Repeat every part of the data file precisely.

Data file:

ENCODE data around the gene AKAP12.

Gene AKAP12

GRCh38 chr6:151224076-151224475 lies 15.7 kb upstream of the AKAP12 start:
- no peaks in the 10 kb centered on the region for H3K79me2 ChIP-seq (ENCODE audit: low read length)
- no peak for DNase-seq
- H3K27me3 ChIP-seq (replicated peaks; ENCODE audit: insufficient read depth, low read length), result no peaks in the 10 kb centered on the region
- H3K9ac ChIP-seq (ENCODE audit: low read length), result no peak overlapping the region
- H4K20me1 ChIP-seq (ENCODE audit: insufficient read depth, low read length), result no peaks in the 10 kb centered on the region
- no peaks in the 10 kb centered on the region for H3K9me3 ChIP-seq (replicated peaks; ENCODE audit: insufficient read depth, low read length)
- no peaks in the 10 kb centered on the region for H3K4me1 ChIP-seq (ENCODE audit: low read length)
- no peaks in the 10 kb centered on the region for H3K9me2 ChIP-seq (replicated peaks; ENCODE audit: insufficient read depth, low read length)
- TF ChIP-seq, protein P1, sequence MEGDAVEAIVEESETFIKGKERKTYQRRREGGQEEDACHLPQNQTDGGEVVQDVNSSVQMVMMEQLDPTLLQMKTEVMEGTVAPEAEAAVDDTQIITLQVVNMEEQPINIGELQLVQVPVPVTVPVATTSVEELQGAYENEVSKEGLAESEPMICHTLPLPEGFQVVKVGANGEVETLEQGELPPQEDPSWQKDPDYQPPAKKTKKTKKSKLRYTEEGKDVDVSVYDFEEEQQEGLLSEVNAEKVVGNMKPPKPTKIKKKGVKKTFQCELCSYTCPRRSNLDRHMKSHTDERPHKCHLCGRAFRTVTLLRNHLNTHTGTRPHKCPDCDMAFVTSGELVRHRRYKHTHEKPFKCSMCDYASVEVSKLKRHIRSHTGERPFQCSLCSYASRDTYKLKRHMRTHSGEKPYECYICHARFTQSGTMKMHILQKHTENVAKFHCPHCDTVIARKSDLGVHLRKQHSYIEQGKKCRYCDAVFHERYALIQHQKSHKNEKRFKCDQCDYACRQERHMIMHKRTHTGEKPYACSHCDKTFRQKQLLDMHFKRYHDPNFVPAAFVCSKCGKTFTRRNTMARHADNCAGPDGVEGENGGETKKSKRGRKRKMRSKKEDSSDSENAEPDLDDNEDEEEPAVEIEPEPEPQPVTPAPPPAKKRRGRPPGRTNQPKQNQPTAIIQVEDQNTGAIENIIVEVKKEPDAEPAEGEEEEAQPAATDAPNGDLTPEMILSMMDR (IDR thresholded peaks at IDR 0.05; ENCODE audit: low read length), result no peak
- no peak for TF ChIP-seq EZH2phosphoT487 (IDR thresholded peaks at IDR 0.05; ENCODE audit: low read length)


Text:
ENCODE data around the gene AKAP12.

Gene AKAP12

GRCh38 chr6:151224076-151224475 lies 15.7 kb upstream of the AKAP12 start:
- no peaks in the 10 kb centered on the region for H3K79me2 ChIP-seq (ENCODE audit: low read length)
- no peak for DNase-seq
- H3K27me3 ChIP-seq (replicated peaks; ENCODE audit: insufficient read depth, low read length), result no peaks in the 10 kb centered on the region
- H3K9ac ChIP-seq (ENCODE audit: low read length), result no peak overlapping the region
- H4K20me1 ChIP-seq (ENCODE audit: insufficient read depth, low read length), result no peaks in the 10 kb centered on the region
- no peaks in the 10 kb centered on the region for H3K9me3 ChIP-seq (replicated peaks; ENCODE audit: insufficient read depth, low read length)
- no peaks in the 10 kb centered on the region for H3K4me1 ChIP-seq (ENCODE audit: low read length)
- no peaks in the 10 kb centered on the region for H3K9me2 ChIP-seq (replicated peaks; ENCODE audit: insufficient read depth, low read length)
- TF ChIP-seq, protein P1, sequence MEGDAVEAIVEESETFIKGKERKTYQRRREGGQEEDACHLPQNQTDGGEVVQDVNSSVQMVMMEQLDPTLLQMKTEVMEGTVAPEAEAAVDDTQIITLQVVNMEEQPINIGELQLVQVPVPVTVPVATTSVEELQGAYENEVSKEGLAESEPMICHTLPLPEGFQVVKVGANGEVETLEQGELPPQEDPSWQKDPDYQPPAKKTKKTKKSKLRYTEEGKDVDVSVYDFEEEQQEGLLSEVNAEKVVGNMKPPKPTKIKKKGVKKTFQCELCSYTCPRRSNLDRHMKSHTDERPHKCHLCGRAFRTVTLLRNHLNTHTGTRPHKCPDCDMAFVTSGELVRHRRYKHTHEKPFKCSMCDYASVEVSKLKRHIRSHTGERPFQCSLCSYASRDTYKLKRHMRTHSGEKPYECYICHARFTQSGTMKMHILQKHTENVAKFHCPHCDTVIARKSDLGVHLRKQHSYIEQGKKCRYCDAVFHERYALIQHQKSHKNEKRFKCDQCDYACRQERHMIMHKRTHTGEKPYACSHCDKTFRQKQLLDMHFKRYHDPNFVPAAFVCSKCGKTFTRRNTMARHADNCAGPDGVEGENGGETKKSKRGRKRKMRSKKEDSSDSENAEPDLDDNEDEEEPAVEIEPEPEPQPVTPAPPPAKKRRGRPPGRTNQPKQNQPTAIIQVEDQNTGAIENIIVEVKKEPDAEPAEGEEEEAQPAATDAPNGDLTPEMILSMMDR (IDR thresholded peaks at IDR 0.05; ENCODE audit: low read length), result no peak
- no peak for TF ChIP-seq EZH2phosphoT487 (IDR thresholded peaks at IDR 0.05; ENCODE audit: low read length)